SARCOIDOSIS-ASSOCIATED UVEITIS. Multifocal choroiditis in a patient with a confirmed diagnosis of systemic sarcoidosis. This image was originally published in the ASRS Retina Image Bank. Henry J. Kaplan, MD and Niloofar Piri, MD, University of Louisville, Louisville, Ky. Sarcoidosis Choroiditis. Retina Image Bank. 2013;Image number 4885. ©The American Society of Retina Specialists.
Dr. Holland: In combination therapy, is it ever appropriate to use multiple drugs from the same category?
Dr. Fitzgerald: In patients with rheumatoid arthritis, we have experience using two antimetabolites, but it is not a common strategy for treatment of uveitis. Methotrexate plus cyclosporine or a TNF inhibitor would be more logical combinations for treatment of uveitis. We’ve been cautious about combining biologics, in part based on results of studies involving patients with rheumatoid arthritis. They showed that combining a TNF inhibitor with an interleukin-1 agent yielded no greater efficacy than single agent therapy and it increased the risk of infection.2,3
Dr. Holland: Treatment in some of the studies you mentioned included etanercept, a TNF inhibitor generally believed not to be effective for treatment of uveitis, but the studies do illustrate the problems associated with using two biologic agents at the same time.
I think most uveitis specialists accept the fact that each of the antimetabolites are fully effective in only about 60%-70% of patients; thus the need for combination therapies comes up often. If the response with one drug is not adequate, I generally would add a biologic agent rather than combining methotrexate with mycophenolate mofetil.
Dr. Holland: How do you manage patient concerns about the possibility of malignancy occurring with these drugs?
Dr. Fitzgerald: We do discuss malignancy risks with patients, but the risks are quite low. We primarily see lymphoma associations, particularly B-cell cancers. The lifetime lymphoma risk in the general population is approximately 5%, so a 5% risk on treatment is usually acceptable to patients. It’s not clear if disease severity is a contributor to malignancy risk.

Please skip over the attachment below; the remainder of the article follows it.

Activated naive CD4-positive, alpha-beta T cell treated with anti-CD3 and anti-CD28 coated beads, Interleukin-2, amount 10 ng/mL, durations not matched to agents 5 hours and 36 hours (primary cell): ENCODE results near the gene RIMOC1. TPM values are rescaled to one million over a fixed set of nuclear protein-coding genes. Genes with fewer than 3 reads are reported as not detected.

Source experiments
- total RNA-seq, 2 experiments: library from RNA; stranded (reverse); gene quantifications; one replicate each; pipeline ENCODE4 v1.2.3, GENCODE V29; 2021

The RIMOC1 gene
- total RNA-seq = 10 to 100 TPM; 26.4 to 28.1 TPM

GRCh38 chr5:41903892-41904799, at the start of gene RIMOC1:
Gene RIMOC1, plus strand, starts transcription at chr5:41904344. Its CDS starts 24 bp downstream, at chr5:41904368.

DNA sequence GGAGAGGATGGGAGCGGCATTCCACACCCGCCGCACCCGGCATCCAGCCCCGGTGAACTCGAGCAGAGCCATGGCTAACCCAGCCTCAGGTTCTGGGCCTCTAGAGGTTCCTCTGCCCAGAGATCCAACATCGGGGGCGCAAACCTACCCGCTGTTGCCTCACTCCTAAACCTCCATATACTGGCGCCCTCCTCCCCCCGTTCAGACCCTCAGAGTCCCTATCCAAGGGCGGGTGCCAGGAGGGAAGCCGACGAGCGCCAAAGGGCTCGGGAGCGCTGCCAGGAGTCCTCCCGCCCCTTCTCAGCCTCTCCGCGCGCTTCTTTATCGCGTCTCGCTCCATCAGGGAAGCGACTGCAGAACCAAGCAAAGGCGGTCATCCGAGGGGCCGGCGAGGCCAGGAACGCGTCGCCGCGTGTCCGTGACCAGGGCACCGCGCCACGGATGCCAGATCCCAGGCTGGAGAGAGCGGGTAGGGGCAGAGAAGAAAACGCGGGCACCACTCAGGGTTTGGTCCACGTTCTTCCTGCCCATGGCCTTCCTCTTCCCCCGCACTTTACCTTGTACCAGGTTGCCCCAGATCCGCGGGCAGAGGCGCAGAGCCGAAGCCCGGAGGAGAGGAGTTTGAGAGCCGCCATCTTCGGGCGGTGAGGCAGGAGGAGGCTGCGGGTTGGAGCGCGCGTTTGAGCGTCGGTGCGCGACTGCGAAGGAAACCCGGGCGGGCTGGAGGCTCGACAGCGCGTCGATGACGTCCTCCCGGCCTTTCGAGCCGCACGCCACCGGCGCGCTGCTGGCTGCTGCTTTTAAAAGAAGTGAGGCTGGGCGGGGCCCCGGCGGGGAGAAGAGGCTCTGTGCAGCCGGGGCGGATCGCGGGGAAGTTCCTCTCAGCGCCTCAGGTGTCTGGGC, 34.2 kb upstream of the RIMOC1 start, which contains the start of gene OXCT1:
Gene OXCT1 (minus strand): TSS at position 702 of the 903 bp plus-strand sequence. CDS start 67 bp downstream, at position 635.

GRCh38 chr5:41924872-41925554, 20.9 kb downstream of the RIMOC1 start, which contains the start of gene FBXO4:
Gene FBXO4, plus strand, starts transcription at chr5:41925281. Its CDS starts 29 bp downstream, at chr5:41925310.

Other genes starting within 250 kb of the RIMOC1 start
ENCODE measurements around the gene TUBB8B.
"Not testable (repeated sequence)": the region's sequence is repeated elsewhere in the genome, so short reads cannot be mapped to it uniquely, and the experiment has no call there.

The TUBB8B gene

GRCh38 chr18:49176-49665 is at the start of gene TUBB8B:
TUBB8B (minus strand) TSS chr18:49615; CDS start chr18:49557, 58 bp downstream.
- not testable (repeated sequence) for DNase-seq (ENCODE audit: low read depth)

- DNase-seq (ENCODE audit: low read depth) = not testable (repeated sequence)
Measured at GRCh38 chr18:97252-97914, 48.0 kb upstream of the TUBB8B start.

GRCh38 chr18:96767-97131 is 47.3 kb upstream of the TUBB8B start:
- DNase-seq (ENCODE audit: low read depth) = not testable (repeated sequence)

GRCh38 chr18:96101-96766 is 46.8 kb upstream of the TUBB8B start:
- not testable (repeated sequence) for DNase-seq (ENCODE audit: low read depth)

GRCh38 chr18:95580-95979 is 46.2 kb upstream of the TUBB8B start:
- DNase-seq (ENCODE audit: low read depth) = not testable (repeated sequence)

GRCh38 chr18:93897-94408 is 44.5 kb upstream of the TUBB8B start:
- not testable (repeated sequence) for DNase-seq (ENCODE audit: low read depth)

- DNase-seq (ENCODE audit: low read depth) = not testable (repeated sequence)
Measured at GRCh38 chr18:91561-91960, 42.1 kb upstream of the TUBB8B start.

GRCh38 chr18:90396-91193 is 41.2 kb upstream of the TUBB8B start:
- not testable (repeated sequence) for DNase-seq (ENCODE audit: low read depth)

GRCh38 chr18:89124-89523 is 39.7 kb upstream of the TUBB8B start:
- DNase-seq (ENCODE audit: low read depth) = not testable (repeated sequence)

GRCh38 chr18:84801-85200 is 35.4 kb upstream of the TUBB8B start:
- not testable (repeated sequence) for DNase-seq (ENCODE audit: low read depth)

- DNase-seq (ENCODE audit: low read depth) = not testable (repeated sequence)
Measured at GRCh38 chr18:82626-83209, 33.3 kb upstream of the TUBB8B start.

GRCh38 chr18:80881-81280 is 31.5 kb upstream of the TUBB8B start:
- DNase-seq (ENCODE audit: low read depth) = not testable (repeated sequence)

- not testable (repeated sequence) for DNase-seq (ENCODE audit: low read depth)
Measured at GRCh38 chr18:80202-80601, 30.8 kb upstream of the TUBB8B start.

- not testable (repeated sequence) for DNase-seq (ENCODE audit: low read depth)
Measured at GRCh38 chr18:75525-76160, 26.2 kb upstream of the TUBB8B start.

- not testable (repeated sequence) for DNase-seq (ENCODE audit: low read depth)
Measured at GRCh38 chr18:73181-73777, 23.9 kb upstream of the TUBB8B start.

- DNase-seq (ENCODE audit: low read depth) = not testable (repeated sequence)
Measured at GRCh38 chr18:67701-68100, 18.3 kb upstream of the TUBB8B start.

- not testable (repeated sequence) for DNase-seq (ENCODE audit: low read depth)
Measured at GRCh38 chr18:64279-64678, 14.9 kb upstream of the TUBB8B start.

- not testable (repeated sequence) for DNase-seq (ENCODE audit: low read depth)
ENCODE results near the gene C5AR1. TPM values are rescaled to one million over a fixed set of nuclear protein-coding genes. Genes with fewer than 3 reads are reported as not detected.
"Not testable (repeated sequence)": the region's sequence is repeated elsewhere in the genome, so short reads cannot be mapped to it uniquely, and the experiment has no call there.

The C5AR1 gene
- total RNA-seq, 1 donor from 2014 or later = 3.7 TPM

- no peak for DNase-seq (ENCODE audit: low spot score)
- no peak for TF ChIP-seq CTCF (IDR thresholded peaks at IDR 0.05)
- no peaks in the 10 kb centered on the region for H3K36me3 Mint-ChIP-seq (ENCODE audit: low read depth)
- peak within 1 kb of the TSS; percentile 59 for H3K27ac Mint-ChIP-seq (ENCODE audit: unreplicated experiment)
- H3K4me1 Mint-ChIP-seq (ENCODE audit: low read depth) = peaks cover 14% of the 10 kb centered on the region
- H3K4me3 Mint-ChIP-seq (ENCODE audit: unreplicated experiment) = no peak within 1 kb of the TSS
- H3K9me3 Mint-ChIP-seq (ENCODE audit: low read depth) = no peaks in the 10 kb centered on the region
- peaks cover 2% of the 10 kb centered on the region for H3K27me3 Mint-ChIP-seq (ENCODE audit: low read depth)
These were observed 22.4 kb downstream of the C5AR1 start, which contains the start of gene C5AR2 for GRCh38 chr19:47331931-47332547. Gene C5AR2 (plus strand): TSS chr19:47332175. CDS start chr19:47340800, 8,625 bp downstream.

Dr. Kempen: In our ongoing large-scale cohort study lasting nearly 20 years, known as the Systemic Immunosuppressive Therapy for Eye Diseases (SITE) Cohort study, we are finding that the common immunosuppressants are not linked to higher risk of death in general or death from cancer, nor does there appear to be an appreciable increase in cancer incidence in most scenarios for patients with eye inflammation who take these drugs.4
10 Take-Home Points
- Noninfectious uveitis should be treated early and aggressively to prevent complications and preserve sight.
- Inflammation should be suppressed initially with corticosteroids. In cases of chronic uveitis, corticosteroid-sparing immunosuppressive agents should be used to maintain long-term suppression of inflammation.
- Methotrexate has traditionally been the initial drug used by uveitis specialists for long-term treatment of noninfectious uveitis. If methotrexate is ineffective, contraindicated for medical reasons, or not tolerated, mycophenolate mofetil has generally been the next drug to be tried. There is growing interest, however, in biologics as first-line agents for treatment of uveitis.